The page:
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Monthly Archives: April 2016

Street Art’s Institutional Phase

On some walls layers of graffiti and street art have been building up for decades. They are like layers of archeology they could be divided up into phases of work on the street. They are not perfect layers of paint, paper and glue. There are plenty of overlap, early isolated examples and the long tails of previous phases mix with subsequent phases. This leaves plenty of room for argument over when one phase started and finished, so all the dates in the next paragraph are vague.

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Hosier Lane, Meeting of Styles 2016

A short history of Melbourne’s graffiti/street art would consist of the following phases, each with their own distinct group of artists and media. Starting with the white paint and brushes of the old message, the text based graffiti and sgraffito where the art was in the literary aphorism. Followed by, and concurrent with, the muralists of the 1960s and 70s, a left wing political tradition of public art making. Then came the old school, hip hop aerosol graffiti of the 1980s from bubble letter to wild style. Then street art with peaks of stencils, and subsequent peaks in other media: paste-ups, installations and yarn bombing.

In case you hadn’t noticed, and confirmed by Dr Lachlan MacDonald, street art is now the institutional phase, the “mainstreaming of street art”. In the institutional phase there are established career path for artists, established curators, collectors, major exhibitions and civic interest in street art murals. The very fact that Dr MacDonald, Head of Centre for Cultural Partnerships, Faculty of the VCA and MCM, was talking about this at a Street Art Round Table on the 22/4/16 at Melbourne University is evidence of the institutional phase.

Not that this institutional phase is necessarily bad for the ecology of street art. The archeology of this phase will reveal a layers of better quality paint with more durable pigments as spray paint is now being manufactured to suit the needs of aerosol art. In this phase the wild street art and graffiti is not being buffed to extinction but at times, facilitated or conserved. And unlike any of the other phases, the institutional phase understands the place of street art and graffiti in the urban ecology.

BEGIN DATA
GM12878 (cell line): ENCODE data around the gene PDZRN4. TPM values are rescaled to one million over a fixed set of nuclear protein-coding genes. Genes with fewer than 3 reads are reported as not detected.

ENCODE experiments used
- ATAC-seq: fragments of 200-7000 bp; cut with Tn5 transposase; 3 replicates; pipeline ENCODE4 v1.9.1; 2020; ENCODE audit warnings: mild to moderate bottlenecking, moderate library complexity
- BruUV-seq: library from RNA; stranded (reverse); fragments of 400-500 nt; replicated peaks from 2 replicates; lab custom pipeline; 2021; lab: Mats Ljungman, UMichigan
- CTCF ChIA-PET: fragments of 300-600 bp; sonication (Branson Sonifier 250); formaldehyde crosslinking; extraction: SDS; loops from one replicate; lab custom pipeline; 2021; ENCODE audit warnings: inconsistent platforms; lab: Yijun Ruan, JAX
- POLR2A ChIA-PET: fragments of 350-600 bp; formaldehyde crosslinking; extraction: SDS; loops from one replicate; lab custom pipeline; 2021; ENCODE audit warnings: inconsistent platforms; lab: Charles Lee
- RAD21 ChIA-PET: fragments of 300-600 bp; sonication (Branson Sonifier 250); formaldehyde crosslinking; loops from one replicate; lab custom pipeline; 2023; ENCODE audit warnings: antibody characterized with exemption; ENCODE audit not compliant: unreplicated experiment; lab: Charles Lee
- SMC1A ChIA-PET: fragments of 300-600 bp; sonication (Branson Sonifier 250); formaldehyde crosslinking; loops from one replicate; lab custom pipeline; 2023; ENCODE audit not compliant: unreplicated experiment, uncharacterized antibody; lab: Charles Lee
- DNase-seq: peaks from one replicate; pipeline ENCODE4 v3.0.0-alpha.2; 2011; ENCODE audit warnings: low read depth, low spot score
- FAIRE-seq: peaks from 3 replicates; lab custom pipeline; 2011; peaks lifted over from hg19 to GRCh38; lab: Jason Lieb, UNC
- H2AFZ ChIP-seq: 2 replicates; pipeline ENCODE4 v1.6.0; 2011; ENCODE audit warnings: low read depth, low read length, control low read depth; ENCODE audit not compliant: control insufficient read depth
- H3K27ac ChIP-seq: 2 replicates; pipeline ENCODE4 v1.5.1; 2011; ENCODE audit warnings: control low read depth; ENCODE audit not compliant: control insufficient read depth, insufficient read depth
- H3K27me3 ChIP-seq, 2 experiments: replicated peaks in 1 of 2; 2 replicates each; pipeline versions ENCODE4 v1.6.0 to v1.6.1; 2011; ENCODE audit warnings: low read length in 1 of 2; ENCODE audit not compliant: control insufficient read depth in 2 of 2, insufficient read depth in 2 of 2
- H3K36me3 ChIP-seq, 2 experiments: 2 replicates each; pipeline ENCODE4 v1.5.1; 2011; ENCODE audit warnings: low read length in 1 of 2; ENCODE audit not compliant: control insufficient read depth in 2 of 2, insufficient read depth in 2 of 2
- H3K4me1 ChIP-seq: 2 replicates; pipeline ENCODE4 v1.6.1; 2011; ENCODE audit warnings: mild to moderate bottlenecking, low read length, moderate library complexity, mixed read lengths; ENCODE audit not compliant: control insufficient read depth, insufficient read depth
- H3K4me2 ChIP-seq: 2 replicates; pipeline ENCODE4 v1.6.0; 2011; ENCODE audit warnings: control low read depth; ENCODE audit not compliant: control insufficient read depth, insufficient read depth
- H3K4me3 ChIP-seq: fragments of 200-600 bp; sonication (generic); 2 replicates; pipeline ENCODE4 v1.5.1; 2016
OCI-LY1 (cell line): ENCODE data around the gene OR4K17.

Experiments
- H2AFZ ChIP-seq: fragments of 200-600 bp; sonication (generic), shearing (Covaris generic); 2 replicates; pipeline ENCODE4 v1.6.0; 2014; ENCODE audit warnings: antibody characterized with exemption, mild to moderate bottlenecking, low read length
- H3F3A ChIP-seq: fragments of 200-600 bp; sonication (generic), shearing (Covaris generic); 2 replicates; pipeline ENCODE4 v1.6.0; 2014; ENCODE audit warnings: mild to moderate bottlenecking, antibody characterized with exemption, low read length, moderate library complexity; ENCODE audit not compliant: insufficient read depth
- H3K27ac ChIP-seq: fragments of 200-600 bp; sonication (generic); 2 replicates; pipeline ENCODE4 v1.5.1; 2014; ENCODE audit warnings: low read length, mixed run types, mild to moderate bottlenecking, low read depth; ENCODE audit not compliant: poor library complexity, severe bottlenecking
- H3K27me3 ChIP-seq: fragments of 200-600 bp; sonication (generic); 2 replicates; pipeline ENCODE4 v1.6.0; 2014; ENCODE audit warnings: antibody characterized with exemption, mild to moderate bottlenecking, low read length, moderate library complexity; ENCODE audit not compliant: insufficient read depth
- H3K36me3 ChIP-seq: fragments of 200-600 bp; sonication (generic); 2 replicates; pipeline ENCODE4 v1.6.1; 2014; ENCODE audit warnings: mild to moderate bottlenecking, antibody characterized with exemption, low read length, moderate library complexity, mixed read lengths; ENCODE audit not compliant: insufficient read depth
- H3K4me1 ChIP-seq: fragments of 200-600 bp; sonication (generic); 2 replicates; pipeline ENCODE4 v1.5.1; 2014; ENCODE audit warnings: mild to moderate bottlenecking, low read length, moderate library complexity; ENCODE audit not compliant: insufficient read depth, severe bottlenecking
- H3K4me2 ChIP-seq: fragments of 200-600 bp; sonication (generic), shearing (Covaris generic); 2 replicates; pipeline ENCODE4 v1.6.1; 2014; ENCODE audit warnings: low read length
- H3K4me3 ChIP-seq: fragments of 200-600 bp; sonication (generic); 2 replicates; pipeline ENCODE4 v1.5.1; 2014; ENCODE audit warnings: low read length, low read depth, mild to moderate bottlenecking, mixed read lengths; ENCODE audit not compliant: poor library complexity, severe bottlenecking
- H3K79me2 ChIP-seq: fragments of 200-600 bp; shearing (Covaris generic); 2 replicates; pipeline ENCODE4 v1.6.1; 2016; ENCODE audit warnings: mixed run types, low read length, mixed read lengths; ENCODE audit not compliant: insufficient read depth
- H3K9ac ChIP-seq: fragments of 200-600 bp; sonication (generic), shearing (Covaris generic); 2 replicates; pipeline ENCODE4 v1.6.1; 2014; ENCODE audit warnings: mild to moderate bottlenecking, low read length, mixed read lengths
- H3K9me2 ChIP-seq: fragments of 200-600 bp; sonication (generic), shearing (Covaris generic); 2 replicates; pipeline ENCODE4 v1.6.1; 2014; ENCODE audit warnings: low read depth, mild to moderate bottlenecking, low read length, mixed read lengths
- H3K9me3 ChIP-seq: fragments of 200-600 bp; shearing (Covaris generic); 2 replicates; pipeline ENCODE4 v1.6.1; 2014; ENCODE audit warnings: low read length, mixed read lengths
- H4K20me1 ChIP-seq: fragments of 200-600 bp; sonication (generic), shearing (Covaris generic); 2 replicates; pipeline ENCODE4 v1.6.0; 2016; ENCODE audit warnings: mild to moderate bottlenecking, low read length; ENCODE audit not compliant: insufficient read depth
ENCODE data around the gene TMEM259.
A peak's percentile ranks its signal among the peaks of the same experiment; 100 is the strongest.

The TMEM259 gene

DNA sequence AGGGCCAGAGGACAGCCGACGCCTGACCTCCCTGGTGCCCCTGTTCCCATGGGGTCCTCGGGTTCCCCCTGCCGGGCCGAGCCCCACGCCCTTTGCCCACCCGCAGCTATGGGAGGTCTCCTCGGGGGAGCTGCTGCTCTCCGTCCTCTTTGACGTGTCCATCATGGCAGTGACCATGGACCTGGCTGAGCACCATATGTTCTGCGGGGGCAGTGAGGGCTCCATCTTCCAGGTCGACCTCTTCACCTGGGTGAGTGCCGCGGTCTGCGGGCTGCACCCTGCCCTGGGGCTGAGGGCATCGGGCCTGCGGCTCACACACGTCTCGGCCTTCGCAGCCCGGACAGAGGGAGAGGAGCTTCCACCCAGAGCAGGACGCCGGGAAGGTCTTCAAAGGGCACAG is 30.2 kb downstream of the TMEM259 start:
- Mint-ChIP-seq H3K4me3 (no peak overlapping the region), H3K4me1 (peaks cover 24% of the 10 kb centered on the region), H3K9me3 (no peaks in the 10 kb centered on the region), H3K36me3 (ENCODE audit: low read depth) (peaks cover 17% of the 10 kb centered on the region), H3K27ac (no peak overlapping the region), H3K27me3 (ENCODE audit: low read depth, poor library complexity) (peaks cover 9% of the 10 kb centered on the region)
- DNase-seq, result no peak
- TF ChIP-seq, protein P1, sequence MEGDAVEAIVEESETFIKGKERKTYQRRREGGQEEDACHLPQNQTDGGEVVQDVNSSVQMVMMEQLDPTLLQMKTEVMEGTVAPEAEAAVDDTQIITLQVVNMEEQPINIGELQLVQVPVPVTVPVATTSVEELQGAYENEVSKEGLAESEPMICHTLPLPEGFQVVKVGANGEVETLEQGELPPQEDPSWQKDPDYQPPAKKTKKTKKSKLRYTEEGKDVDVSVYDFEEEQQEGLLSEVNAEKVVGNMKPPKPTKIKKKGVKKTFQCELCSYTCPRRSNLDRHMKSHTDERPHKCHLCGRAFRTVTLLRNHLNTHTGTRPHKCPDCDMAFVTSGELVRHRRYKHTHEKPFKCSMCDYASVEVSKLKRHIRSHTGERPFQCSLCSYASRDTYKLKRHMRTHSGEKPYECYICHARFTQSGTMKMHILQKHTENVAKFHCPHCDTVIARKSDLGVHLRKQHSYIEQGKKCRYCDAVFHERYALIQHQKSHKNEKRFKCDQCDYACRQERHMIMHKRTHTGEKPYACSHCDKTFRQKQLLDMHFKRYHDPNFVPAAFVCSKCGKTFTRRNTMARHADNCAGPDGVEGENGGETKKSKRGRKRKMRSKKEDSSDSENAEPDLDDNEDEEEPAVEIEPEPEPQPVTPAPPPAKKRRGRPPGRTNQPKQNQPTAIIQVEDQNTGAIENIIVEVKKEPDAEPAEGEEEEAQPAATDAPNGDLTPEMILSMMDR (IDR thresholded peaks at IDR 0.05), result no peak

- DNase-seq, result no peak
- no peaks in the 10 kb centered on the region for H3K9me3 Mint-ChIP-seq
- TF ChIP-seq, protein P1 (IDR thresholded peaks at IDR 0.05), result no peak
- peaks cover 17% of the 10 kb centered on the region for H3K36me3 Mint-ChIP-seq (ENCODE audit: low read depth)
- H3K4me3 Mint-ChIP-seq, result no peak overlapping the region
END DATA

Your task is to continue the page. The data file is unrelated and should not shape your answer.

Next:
The Street Art Round Table was a one day forum present by Asialink attended by students, academics, street artists, curators, collectors, creative directors, arts managers and civic administrators. It was a series of short talks about a variety of aspects about street art, including a talk about street art’s hipster brother the resurgence of sign writing. I was particularly interested in hearing about street art in Singapore presented by Jasmine Choe from Singapore Youth Arts (see my earlier posts about street art the city state of Singapore). Further proof, if it was needed, of the institutional phase of street art.

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Unknown, paste-up cans, Hosier Lane, 2016

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Paul Yore @ Neon Parc

Yore’s exhibition of tapestries and assemblages at Neon Parc’s Brunswick gallery is full of excess, ejaculating penises and a riot of rainbow colours. It is a sensory overload of colours, images, words and sounds; a reflection of a consumer society that has achieved peak stuff. The commercial, sexual and national mix with the religious forms, the altar piece and the temple with tapestries and mixed media art.

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Paul Yore, Love is Everything, 1916 (rear view)

It is impossible to write an accurate or fair review of a Paul Yore exhibition without using an unrestricted vocabulary because it is fucking, intense, gay, psychedelic shit. His art is a mix of the infantile and juvenile with the pornographically adult, full of juvenile humour and childish joy. So if you are offended by any words then you are a small minded person who is part of the fucking problem.

The main work, Love is Everything, 2016, is a small building, 359 wide x 415 high x 680 cm long, made of multi-coloured children’s toys, television sets and other excesses of the “final days” of consumer society. As a church, temple or sacred bower it has exterior and interior spaces.

Out the front of the building there is a fountain with a pissing Justin Bieber. Bieber is one of Yore’s obsessions and Bieber also appears as St. Sebastian in Yore’s anti-Christian altar piece, Slave 4 U.

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Paul Yore, Slave 4 U, 2016

The sound of running water from the piss fountain joins the chaotic mix with of mechanical and recorded sounds that are part of the installation; a tinny electronic version of the national anthem or a jingo keeps repeating. Motors turn wheels, adding more sounds from toy instruments.

There is so much to look at, so many images, messages, televisions screens and flashing strobe lights. Contrasting, contradicting, transforming even as you comprehend them. A spinning messages of “NO” upside down is “ON”.

Part of his installation 2013, Everything is Fucked, is incorporated into Love is Everything. Yore’s work is an accretion of more and more parts, built up, becoming larger and more intense; in the same way that his tapestries are from small pieces of fabric.

In 2013 members of Victoria Police used a Stanley knife to cut out parts of Yore’s installation, Everything is Fucked, at Linden Centre for Contemporary Art. In 2014 the prosecution was ordered to pay all his legal costs. There is a pile of redundant “Free Paul” t-shirts on the table in Neon Parc’s office and a special fuck you pig for Victoria Police included in Love is Everything.